Diplomacy, to pervert Carl von Clausewitz’s most famous epigram, is the continuation of war by other means. Its practitioners can use diplomacy to support allies or publicly rebuke adversaries. In the post-Cold War era, the severing of diplomatic relations has often served as a substitute for conflict. Continue reading
Emmanuel Macron, leader of France’s En Marche! and candidate for the country’s presidency, seems too good to be true. Intelligent, impeccably educated, charismatic, he is very different to François Fillon, who is officially ‘embattled’ – and certainly looks jaded – after the emergence of a financial scandal regarding the unorthodox (and state subsidised) employment of his wife.
And Macron is nothing at all like the far-right leader of the Front National, Marine Le Pen. Continue reading
After the British electorate voted to leave the European Union last June, things began to change rapidly. The prime minister speedily resigned and was replaced. His successor brought in a host of ministers – some new people and some rather old ones – to take account of this dramatic shift in public opinion. Those who had been on the fringes of the governing Conservative party – for example David Davis, an archetypal antique face – are now in the cabinet. Continue reading
Richard Silverstein, a blogger, has written a hit piece. This description, which may seem at first intemperate, is entirely merited. The article Silverstein wrote, which was published on a fringe website, The Unz Review, a week ago, has little in the way of a narrative thread. Its genesis can be attributed, one can safely assume, to Silverstein’s hatred of one man: Michael Weiss, a writer and journalist, co-author of ISIS: Inside the Army of Terror, and an editor at The Daily Beast. Weiss is seen to represent something Silverstein hates – a slightly intangible collection of leftist, Zionist, ‘neoconservative’ (of which more later) and other positions, including, apparently, Weiss’ pledged support for ‘socialize[d] healthcare’. Continue reading
There is said to be something which binds together instances of conflict and strife throughout the human experience. Maybe it is the suffering such things cause, which is a pain all societies experience and which is never entirely distinct from previous iterations; perhaps it is the required impulses of savagery – temporary though they may be – which are necessary in war; possibly this includes the fact that war shapes and forges societies, even if it does not affect their borders, simply by the force of its trauma and the fact of its happening at all. Continue reading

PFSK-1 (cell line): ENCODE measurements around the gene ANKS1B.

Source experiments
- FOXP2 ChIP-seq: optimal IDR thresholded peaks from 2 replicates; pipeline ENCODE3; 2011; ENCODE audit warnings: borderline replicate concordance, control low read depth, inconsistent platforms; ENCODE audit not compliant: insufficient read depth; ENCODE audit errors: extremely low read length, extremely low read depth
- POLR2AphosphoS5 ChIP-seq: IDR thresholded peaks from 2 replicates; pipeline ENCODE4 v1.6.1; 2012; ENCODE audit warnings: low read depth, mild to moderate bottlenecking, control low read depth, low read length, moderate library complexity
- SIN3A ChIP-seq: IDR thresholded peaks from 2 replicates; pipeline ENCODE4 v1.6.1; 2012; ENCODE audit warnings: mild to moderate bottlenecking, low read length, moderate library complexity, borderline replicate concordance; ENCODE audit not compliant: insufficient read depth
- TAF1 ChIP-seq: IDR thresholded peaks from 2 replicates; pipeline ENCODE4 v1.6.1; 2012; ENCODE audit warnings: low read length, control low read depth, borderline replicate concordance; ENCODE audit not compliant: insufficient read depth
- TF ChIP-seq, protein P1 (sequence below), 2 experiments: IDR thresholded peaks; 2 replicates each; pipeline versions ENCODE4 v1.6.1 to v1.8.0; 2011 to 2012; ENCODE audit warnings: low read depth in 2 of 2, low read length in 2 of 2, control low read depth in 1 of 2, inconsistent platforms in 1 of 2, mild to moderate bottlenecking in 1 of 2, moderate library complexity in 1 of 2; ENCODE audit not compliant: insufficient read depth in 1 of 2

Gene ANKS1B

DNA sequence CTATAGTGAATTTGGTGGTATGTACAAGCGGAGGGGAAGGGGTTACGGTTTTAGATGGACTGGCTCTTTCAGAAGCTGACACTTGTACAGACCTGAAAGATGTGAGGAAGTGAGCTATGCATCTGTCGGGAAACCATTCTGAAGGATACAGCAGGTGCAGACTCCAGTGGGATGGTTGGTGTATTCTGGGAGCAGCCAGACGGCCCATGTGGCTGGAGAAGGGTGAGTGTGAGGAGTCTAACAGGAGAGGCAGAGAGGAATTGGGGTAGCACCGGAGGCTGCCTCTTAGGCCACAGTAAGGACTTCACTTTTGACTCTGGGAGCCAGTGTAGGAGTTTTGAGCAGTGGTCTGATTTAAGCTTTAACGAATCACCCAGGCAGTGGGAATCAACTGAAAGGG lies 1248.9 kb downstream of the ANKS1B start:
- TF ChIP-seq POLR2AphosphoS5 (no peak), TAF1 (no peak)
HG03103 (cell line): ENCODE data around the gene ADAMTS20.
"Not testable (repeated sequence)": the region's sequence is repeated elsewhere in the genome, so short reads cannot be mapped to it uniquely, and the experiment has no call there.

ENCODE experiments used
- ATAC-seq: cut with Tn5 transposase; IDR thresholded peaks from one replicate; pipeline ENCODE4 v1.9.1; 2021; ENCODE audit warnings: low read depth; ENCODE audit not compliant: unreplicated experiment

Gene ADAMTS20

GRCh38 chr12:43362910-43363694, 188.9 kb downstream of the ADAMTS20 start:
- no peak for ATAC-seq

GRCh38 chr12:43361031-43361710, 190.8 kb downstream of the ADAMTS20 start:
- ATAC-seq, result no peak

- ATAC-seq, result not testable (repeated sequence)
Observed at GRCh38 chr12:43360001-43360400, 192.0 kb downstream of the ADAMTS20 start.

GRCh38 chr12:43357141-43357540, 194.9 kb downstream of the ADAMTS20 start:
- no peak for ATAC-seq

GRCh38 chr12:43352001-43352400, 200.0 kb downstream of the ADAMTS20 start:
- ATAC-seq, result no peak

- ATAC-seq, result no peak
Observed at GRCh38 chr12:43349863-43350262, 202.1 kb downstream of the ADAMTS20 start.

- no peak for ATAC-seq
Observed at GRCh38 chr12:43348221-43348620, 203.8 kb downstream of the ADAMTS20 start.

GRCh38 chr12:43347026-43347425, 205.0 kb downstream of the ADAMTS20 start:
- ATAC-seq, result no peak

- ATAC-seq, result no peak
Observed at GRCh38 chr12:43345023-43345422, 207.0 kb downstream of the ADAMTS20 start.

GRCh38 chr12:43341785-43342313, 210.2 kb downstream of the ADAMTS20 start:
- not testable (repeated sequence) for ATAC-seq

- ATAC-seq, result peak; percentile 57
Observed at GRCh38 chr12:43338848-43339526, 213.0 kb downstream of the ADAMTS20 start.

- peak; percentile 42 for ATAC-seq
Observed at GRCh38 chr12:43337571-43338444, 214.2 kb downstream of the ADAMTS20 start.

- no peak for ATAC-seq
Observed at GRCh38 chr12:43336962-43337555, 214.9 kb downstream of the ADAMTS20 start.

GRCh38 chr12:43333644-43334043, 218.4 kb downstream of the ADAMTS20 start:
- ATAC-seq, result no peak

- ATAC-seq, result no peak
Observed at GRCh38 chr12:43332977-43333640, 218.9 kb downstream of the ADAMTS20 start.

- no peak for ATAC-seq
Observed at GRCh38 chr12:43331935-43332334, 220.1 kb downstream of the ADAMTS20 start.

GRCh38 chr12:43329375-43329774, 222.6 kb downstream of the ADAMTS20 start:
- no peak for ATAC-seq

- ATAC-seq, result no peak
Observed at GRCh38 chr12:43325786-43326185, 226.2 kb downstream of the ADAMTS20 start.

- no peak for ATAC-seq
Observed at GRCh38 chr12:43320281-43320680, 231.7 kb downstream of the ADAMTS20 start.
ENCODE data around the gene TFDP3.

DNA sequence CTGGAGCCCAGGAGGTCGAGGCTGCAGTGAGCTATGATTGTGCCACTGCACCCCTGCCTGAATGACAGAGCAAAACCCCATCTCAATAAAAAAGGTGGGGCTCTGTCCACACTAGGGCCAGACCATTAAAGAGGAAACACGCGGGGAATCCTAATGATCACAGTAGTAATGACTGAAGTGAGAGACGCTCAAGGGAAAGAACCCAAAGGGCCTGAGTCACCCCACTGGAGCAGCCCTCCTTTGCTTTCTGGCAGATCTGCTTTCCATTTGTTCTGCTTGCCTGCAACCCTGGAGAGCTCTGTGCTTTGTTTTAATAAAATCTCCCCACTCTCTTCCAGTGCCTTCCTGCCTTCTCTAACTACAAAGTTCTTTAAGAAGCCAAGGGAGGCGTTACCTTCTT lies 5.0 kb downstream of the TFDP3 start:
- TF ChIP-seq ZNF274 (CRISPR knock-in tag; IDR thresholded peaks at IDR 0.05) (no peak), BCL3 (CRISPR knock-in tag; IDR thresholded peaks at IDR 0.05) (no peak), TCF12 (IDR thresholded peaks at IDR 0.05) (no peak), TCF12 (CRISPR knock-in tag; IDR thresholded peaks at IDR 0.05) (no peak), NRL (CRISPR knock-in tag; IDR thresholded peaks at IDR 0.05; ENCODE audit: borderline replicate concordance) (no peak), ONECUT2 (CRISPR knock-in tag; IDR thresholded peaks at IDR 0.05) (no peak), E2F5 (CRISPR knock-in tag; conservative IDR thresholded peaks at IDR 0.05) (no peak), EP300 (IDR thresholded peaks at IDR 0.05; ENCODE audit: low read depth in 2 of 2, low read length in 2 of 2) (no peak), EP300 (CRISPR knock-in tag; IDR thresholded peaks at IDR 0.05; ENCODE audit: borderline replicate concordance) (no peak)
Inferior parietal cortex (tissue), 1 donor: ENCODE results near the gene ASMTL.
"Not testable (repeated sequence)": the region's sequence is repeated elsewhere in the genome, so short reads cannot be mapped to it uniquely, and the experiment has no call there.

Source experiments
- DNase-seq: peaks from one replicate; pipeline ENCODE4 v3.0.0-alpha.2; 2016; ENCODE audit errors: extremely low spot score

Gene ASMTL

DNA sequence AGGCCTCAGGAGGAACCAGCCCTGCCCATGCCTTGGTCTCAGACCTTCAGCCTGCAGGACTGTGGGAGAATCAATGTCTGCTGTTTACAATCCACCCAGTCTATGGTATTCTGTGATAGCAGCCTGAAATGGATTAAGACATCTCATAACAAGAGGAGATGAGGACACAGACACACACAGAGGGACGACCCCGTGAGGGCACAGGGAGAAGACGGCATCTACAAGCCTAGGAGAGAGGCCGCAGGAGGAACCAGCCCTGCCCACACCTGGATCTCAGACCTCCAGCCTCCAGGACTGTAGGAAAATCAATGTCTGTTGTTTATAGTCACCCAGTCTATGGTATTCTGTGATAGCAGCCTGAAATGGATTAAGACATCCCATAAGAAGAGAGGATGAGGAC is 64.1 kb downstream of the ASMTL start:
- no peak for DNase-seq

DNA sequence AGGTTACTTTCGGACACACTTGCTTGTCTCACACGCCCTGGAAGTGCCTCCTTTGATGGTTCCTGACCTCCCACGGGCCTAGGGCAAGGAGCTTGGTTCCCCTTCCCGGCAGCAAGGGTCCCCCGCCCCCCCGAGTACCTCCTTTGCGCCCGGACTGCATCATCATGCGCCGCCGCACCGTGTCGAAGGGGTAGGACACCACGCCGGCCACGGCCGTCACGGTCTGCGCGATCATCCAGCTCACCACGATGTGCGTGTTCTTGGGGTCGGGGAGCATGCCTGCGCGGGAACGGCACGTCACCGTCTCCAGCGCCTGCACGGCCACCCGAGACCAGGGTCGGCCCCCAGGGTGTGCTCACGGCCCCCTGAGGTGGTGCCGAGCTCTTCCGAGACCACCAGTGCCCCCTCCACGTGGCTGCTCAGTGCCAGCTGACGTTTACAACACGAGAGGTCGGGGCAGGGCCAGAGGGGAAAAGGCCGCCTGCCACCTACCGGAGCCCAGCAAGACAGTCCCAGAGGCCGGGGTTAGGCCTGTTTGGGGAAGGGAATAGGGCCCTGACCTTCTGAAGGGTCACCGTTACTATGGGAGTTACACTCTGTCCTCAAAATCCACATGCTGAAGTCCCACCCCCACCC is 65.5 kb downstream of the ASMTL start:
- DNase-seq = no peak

I like Michael Gove a lot – in fact, I think he’s one of the best Conservative ministers we have and are likely to enjoy for some time to come; but I’m a little saddened by his wanting Britain to leave the European Union. Not, I think, necessarily because this requires him to team up with two of the most unpleasant political figures in the country – the dual horrors of Nigel Farage and George Galloway, who represent living proof that extremists of Left and Right eventually come to resemble each other – but because in many ways it makes the case for remaining a little less attractive. Continue reading
Things are done quite differently today. When populations are starved, held captive against their will, there are certain actions which can be put into place. It is very likely that there will be a camera present, for example, with which to document the atrocities in real time. It is likely that those affected, or those assigned to help them or to protect them, will have access to the sort of technology which allows for the dissemination of images, video footage, and personal testimony of the horrors sadly unfolding. Continue reading